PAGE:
Interests, Values, and Objectives Lsn 2

Interests, Values, and
Lsn 2
• Represent the legal,
philosophical, and moral
basis for continuation of a
nation’s system
• Provide a sense of national
purpose and are the basis
for the development of
national interests
• But values can also be
contradictory to one another
– Values are situational and are
modified over time
Founding documents such
as the Declaration of
Independence often contain
a statement of a nation’s
• A nation’s perceived needs and
aspirations in relation to its international
• Interests usually combine security and
material concerns with moral and ethical
– During the Cold War, the Soviet Union and
communism were perceived as threats to both
American security and American values
Categories of National Interests
• Defense of the Homeland
– Protection against attack on the territory and
people of a nation-state in order to ensure
survival with fundamental values and political
systems intact
• Economic Prosperity
– Attainment of conditions in the international
environment that insure the economic wellbeing of the nation
Categories of National Interests
• Promotion of Values
– Establishment of the legitimacy of or the
expansion of the fundamental values of the
nation such as free trade, human rights, and
• Favorable World Order
– Those end states that promote conditions
favorable to the values and fundamental
purposes of the nation, such as stability and
democratic governments
Intensity of Interests
• Vital
– Assure a state its security, its freedom and
independence, protection of its institutions,
and enshrinement of its values
– A nation is willing to expend blood and
treasure, in short to do whatever it takes, to
defend its vital interests
– If unfulfilled will have immediate consequence
for critical national interests
Intensity of Interests
• Important
– Do not affect national survival, but they do
affect importantly the national well-being and
the character of the world in which nation
– If unfulfilled, will result in damage that will
eventually affect critical national interests
– However, the use of force is not automatically
deemed necessary to protect an important
Intensity of Interests
• Peripheral
– If unfulfilled, will result in
damage that is unlikely to
affect critical national
– Does not really pose a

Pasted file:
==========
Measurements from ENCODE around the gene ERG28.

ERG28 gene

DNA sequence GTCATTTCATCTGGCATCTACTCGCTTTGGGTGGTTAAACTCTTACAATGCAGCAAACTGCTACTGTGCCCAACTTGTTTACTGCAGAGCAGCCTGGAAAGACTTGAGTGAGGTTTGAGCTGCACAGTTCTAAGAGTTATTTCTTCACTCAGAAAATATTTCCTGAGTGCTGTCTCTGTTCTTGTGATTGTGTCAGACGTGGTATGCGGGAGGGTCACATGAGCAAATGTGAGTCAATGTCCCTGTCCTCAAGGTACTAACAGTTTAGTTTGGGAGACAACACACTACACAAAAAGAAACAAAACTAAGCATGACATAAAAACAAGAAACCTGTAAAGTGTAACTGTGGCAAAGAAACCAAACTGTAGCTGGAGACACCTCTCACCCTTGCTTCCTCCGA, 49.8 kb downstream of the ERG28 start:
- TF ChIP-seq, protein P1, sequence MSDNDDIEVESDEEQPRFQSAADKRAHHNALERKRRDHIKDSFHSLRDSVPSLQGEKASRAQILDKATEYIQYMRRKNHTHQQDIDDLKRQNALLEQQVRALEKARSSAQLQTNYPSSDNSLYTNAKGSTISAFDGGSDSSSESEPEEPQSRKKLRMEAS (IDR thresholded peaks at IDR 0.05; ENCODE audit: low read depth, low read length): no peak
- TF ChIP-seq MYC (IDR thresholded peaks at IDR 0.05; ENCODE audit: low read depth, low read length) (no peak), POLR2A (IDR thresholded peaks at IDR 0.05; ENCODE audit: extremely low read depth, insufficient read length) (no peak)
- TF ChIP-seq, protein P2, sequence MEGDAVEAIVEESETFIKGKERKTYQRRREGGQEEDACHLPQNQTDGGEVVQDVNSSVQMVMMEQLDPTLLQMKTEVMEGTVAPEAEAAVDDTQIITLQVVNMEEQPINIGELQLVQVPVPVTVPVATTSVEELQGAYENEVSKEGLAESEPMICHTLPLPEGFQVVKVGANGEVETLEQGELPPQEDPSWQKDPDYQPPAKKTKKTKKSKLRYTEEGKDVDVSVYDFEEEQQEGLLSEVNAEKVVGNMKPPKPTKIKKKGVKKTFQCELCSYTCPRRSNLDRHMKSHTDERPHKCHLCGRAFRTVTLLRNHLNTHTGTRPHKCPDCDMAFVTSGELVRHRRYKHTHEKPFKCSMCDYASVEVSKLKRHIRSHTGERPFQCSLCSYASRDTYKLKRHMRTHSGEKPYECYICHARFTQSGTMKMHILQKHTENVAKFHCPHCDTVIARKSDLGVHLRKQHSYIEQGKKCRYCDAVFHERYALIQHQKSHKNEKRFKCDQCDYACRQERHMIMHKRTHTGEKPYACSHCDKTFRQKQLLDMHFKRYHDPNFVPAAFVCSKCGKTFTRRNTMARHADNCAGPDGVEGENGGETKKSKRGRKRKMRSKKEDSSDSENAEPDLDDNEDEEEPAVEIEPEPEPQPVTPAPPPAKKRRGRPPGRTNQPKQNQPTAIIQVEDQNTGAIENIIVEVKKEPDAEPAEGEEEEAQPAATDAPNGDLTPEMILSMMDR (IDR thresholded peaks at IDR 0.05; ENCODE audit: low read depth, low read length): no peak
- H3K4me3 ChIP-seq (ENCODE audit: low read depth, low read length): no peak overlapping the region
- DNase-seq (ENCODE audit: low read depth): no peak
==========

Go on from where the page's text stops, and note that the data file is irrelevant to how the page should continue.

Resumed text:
threat to the nation as a
whole (although it may
affect some private
– The nation may or may
not seek to defend a
peripheral interest
depending on the relative
cost of the endeavor and
the importance of the
Political scientist Michael
Mandelbaum complained that in the
Clinton Administration, “We have a
foreign policy today in the shape of a
doughnut—lots of peripheral interests
but nothing at the center."
Policy and Strategy
• National Policy
– A broad course of action or statements of guidance
and objectives adopted by a government at the
national level in pursuit of national interests
– Objectives are end states that must be accomplished
in order to advance national interests
• National Security Strategy
– The art and science of using all the elements of
national power during peace and war to secure
national interests
– Sometimes called national strategy or grand strategy
Elements (or Instruments) of Power
• Basic means a nation uses to pursue its
– Power can influence, support, enforce, or coerce
• Can be natural determinants or social
• Natural
– Geography, population, natural resources, etc
• Social
– Diplomatic, informational, military, and economic
– Particularly adaptable to use by the strategist
• Diplomatic
– Establishment, suspension,
or break in diplomatic
– UN Security Council debate
– Cultural exchanges
• Informational
Scientific exchanges
Technical assistance
In 1995 Secretary of State Warren
Christopher traveled to Vietnam to
help open the US Embassy there
and mark the reestablishment of
diplomatic relations between the
US and Vietnam
• Military
– Military assistance
– Show of force
– Quarantine,
blockade, or mining
of ports
– Invasion
• Economic
– Trade embargo or
– Economic and
financial assistance
– Economic and trade
In spite of the highly repressive
regime of Nicolae Ceausescu,
Romania was one of the few
communist countries to be accorded
most-favored-nation status by the US
during the Cold War, principally in
recognition of Romania’s permissive
policy toward emigration of Jews
The Strategist’s Challenge
• Determine the best way to project power
by choosing those instruments of power
which are both feasible and effective in
achieving the objective